A factory is provided to allow numeric arrays to be converted to/from a comma separated list. A separate factory handles numeric object arrays. Another factory is provided to allow boolean arrays to be converted to/from a string such as ‘TTFFT’. Again, a separate factory handles boolean object arrays. Primitive byte and char arrays are handled by default, but the primitive object arrays are handled via their own factories.

These extra factories must be manually registered, unless the StringConvert.create() static method is used, which defines an “extended” converter with the factories included.

Annotation based conversion

If there is no registered converter for a type, then a search by annotation is performed. This will search for the ToString and FromString annotation on the type. These annotations will indicate which method should be called to perform the conversion.

public class Distance {

  @FromString
  public static Distance parse(String str) { ... }

  @ToString
  public String getStandardOutput() { ... }

}

To be valid, the class must contain one ToString annotation and one FromString annotation. The ToString annotation must be an instance method taking no parameters and returning a String. The FromString annotation must be either a static method or a constructor taking a String parameter and returning the correct type. If the annotations are not found on the target class, then superclasses are searched, followed by immediate parent interfaces.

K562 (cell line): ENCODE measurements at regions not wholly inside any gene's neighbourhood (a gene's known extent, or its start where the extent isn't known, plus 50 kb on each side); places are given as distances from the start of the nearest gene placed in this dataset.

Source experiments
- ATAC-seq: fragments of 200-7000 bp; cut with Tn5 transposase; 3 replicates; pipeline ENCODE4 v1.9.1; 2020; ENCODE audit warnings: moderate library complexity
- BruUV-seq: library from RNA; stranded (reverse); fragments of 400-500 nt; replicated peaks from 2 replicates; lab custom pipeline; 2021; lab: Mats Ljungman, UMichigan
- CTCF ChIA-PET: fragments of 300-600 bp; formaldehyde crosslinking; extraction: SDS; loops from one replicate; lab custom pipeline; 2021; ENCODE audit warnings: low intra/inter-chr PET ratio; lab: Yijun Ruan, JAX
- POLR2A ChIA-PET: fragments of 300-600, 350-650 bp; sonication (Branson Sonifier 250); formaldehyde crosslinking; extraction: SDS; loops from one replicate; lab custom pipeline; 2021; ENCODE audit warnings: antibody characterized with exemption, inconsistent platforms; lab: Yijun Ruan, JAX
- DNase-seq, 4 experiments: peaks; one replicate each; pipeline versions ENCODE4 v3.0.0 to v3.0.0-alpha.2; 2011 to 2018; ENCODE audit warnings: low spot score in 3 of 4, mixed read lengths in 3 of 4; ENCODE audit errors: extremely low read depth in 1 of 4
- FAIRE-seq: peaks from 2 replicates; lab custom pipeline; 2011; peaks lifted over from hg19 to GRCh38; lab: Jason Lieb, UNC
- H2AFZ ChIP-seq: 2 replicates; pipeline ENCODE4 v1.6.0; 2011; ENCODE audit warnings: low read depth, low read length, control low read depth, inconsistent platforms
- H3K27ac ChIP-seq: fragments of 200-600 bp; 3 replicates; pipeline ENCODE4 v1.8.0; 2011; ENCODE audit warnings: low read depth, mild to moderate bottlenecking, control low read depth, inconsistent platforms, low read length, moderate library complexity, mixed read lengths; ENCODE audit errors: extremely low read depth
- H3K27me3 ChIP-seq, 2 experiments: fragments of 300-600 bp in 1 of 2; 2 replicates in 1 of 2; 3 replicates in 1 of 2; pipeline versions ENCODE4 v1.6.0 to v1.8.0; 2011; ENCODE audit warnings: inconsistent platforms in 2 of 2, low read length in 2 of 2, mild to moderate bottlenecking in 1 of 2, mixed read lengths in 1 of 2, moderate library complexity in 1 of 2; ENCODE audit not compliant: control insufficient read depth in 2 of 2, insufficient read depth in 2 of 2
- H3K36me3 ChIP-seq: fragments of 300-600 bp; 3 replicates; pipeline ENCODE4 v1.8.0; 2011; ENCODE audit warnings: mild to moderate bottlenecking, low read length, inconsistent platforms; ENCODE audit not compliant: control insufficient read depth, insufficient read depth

Sometimes, you want to provide to/from string conversions for interfaces. In Java SE 8 this can be done using static methods on interfaces. However in earlier versions, a separate “factory” class is necessary. This can also be annotated:

@FromStringFactory(factory = DistanceFactory.class)
public interface Distance {

  @ToString
  String standardFormat();

}

public class Metres implements Distance {

  @Override
  public String standardFormat() { ... }

}

public class DistanceFactory {

  @FromString
  public static Distance parseDistance(String str) { ... }

}

The FromStringFactory annotation points at the factory class that will provide the factory method. Although intended for use with interfaces, it can also be used on the target class or any superclass. Note that only the immediate parent interfaces of a class will be searched.

The effective type of the converter in use is the type that declares the FromString or FromStringFactory annotation. This can be used by serialization systems to determine the best type of the value to send. One use case is to declare annotations on a public superclass and have all the subclasses be package scoped. Using the effective type, the package scoped subclasses remain out of the serialized form and off the public API.

Rename handler

Most large bodies of code will end up renaming classes and enum constants at some point. The RenameHandler class provides a convenient central place to track this.

If the RenameHandler is setup with details of a rename, then an old class name or enum constant can be read in and will be automatically converted.

Rationale

The concept is that other open source libraries, as well as your application code, will implement these two annotations. For open source projects, a key point is that adding the annotations is a compile-time only event. The Joda-Convert jar file is not needed by your users unless they want to use conversion. If they don’t want to use Joda-Convert then the annotations are effectively ignored.

Joda-Time v2.0 and Joda-Money contain these annotations. In both cases, the dependency is optional at runtime for users of the projects. (Note that Scala does not honour the optional behaviour.)

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Version: 1.8.2. Last Published: 2017-06-28.